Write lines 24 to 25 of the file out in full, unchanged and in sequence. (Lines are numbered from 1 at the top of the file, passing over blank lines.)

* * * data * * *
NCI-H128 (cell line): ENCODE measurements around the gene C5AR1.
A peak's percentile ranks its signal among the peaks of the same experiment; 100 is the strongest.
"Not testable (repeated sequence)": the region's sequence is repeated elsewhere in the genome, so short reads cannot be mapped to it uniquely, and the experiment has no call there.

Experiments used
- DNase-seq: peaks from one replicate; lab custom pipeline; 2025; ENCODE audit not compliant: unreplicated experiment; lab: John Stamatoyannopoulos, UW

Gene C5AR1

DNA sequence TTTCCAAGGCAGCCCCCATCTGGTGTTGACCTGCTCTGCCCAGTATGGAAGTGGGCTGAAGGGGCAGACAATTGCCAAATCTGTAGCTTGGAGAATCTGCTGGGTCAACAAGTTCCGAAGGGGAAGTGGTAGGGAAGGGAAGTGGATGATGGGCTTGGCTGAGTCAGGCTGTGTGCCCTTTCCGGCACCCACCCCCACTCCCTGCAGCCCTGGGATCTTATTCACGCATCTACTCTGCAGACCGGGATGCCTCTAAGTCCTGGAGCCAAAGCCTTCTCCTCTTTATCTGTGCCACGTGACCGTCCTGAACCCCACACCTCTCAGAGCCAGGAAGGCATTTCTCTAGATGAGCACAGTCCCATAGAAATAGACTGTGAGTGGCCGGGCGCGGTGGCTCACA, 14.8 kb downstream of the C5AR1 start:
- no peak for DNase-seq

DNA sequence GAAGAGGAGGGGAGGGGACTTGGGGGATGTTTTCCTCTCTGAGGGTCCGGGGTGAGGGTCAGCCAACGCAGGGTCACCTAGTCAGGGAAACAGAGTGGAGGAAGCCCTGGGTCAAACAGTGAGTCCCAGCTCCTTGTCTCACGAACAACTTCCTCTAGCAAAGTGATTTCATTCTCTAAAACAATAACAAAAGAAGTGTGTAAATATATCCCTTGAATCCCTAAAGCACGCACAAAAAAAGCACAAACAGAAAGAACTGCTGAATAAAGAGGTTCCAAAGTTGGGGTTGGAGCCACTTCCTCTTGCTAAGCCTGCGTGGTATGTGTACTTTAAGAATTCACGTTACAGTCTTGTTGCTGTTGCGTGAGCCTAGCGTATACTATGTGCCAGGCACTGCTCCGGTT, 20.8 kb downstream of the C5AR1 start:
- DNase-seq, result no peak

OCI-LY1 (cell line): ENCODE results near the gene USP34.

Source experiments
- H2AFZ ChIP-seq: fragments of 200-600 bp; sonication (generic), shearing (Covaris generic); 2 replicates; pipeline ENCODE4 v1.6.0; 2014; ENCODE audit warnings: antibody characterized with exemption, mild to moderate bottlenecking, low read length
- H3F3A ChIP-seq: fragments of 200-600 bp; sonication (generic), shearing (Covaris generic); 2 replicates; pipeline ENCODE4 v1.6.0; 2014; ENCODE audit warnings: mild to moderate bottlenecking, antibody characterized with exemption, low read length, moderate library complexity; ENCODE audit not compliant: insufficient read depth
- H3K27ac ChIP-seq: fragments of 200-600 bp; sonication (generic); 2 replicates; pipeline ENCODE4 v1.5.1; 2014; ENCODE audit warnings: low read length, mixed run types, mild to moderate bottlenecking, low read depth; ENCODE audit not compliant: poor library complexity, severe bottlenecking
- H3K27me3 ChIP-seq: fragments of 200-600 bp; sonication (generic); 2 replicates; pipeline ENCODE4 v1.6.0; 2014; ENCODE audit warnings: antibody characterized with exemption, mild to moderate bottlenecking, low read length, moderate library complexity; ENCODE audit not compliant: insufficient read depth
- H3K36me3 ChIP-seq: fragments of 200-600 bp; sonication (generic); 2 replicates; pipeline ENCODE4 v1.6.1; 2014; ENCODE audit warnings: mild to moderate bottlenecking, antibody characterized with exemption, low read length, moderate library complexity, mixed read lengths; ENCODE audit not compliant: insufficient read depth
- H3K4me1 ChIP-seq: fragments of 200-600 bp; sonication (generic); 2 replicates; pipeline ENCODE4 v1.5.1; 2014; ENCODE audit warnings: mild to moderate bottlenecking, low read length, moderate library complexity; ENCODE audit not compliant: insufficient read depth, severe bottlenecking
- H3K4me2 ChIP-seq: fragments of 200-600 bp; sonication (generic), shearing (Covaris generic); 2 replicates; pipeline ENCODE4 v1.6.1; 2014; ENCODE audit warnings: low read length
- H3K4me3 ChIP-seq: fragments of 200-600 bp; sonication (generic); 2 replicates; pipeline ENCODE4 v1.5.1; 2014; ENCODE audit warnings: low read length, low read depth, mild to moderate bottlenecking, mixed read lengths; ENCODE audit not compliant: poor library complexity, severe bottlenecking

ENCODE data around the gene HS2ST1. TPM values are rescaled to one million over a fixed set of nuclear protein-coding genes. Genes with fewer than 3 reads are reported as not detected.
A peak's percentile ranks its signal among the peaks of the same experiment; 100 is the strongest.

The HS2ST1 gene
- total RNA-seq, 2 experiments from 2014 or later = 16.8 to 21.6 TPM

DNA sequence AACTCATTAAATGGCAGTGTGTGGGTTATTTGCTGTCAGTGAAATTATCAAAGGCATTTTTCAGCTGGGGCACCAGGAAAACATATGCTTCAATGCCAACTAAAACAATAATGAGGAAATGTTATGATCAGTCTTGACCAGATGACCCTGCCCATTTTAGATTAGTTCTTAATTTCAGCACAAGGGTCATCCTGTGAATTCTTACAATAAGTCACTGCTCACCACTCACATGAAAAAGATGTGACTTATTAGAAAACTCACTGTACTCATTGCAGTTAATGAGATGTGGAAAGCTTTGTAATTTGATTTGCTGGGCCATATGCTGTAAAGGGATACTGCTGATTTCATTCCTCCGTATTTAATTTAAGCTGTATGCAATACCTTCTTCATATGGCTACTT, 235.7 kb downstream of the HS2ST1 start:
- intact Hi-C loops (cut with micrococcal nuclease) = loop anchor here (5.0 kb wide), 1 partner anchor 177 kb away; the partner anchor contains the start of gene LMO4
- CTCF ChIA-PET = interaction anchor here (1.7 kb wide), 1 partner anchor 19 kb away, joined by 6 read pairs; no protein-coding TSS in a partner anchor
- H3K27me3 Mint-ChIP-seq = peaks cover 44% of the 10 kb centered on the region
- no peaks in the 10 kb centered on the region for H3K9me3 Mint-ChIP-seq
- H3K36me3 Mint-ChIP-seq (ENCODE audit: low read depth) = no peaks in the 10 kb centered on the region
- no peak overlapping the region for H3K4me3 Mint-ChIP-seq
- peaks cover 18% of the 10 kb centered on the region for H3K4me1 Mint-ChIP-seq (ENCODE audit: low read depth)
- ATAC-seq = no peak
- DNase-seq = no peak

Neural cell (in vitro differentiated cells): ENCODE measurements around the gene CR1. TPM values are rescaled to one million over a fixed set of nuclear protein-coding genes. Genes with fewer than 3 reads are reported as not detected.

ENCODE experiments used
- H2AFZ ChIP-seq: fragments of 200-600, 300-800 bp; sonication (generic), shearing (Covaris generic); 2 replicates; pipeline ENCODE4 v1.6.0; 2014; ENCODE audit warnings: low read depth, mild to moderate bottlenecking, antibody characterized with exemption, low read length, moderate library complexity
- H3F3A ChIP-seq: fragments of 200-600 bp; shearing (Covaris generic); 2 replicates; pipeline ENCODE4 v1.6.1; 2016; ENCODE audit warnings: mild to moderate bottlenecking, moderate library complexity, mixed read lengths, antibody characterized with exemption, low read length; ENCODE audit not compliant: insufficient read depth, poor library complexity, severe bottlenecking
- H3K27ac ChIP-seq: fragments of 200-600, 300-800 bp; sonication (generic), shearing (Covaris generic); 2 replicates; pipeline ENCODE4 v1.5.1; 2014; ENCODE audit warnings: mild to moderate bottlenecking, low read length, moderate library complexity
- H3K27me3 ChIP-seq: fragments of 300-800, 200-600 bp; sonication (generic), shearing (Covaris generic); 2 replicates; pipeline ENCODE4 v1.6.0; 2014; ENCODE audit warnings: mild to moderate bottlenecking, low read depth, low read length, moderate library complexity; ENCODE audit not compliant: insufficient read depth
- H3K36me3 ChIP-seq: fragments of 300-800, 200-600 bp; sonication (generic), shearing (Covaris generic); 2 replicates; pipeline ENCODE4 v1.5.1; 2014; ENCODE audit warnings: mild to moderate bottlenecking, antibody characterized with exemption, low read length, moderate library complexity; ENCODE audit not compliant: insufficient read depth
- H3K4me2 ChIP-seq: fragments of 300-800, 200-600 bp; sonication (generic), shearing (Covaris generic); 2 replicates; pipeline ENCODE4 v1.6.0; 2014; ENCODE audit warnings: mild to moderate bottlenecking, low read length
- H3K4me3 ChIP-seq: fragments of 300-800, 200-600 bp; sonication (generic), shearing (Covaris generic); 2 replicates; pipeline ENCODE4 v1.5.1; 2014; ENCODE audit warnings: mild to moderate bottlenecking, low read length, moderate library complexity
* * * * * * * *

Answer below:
- total RNA-seq, 2 experiments from 2014 or later = 16.8 to 21.6 TPM

DNA sequence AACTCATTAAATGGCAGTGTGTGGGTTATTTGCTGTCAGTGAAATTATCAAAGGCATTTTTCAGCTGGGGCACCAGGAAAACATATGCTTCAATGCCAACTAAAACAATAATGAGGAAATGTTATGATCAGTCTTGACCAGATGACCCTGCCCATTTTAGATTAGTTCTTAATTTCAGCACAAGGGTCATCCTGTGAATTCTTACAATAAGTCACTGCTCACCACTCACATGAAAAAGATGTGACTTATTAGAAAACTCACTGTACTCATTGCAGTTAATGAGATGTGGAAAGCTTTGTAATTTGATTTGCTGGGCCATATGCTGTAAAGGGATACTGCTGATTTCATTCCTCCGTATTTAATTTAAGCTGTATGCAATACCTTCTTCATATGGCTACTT, 235.7 kb downstream of the HS2ST1 start: